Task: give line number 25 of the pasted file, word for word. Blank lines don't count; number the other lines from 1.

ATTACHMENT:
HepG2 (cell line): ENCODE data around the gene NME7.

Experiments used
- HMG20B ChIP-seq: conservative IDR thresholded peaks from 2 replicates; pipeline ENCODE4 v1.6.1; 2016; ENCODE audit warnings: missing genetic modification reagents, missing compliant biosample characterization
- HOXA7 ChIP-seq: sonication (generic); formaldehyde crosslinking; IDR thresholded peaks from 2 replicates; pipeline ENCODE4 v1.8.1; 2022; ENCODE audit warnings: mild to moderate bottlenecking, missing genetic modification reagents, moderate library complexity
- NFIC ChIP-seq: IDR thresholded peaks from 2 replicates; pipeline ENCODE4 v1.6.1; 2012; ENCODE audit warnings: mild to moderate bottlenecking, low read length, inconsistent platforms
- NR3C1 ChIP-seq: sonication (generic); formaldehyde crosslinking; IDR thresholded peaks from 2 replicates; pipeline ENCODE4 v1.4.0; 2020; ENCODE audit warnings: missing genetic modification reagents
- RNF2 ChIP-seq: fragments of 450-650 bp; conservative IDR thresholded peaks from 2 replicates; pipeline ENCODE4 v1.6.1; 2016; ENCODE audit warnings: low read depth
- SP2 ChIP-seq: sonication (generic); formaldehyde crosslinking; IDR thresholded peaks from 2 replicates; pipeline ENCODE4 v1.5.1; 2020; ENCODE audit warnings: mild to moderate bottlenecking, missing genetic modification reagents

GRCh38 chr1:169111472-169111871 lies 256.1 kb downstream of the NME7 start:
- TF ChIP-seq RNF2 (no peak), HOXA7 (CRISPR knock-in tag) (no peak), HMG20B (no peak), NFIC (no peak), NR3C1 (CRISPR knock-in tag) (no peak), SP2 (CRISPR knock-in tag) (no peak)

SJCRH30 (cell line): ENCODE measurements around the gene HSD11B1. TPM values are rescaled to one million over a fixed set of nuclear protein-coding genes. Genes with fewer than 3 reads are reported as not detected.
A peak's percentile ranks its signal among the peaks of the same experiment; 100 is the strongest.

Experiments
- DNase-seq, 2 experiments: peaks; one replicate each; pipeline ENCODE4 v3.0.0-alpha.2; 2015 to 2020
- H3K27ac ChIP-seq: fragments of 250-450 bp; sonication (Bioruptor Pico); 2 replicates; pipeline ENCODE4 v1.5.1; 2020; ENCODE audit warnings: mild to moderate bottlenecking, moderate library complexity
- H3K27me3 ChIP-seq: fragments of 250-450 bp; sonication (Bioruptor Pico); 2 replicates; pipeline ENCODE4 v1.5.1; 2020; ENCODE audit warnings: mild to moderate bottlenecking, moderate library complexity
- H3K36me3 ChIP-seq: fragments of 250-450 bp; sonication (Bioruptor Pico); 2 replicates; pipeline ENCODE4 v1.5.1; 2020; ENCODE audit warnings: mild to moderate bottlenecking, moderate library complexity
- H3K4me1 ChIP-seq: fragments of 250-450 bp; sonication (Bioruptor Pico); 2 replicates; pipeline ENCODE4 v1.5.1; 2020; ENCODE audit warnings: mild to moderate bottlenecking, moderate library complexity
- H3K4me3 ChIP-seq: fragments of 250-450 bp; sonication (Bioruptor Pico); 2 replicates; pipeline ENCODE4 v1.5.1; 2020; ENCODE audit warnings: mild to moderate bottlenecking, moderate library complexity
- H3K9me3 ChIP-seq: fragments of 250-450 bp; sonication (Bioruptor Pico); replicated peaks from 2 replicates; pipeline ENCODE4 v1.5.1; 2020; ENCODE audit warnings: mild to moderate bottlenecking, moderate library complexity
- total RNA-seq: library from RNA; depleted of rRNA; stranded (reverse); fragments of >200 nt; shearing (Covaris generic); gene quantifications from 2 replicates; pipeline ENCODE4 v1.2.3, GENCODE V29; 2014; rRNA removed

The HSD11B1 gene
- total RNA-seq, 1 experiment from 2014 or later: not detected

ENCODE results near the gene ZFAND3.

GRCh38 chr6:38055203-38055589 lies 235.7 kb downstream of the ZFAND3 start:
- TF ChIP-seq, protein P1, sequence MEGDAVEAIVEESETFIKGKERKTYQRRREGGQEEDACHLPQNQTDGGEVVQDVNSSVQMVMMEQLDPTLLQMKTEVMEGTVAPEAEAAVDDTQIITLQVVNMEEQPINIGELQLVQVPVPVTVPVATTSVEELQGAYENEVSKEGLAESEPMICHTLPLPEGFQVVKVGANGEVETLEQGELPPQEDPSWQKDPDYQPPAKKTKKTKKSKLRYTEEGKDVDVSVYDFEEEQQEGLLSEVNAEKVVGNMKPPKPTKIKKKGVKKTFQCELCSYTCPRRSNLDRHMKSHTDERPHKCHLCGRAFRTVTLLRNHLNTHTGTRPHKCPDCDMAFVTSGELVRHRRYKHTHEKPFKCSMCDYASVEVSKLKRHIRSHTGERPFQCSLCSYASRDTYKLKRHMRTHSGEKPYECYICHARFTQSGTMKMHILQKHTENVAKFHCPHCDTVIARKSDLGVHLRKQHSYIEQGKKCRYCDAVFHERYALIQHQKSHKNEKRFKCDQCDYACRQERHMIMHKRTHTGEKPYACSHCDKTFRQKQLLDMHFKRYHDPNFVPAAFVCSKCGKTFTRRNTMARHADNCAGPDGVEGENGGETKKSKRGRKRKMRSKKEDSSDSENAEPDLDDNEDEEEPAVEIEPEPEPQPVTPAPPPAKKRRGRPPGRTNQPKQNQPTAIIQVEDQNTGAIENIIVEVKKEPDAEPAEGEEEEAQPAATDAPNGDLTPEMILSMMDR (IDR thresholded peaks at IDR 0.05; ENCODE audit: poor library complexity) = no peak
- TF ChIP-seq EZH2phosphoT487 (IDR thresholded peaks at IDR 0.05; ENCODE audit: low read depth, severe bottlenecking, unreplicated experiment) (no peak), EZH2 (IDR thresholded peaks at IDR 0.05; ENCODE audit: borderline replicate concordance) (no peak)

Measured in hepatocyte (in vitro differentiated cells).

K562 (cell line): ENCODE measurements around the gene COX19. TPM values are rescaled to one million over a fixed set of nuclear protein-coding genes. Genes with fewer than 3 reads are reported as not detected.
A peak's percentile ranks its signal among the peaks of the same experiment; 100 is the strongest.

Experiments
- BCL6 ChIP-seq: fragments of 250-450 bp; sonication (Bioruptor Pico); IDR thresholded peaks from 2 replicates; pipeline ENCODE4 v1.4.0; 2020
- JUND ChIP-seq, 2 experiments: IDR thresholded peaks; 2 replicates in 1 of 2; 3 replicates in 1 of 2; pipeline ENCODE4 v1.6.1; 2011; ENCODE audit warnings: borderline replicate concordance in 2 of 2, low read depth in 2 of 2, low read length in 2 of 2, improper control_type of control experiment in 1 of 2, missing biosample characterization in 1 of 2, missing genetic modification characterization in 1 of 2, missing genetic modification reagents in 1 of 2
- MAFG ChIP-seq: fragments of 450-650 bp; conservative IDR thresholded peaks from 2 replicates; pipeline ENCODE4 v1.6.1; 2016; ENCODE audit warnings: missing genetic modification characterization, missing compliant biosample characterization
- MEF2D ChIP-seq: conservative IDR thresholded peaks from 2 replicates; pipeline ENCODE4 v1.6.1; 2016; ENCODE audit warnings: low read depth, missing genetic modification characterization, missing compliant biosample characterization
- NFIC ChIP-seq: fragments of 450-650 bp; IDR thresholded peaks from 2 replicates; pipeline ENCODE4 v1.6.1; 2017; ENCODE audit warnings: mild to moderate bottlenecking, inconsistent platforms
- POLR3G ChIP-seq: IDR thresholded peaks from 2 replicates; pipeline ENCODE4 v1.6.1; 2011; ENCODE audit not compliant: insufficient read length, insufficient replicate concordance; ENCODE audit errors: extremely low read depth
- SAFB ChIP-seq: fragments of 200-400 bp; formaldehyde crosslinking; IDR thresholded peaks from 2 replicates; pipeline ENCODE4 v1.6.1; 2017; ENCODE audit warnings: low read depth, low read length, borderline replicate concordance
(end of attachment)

GRCh38 chr6:38055203-38055589 lies 235.7 kb downstream of the ZFAND3 start: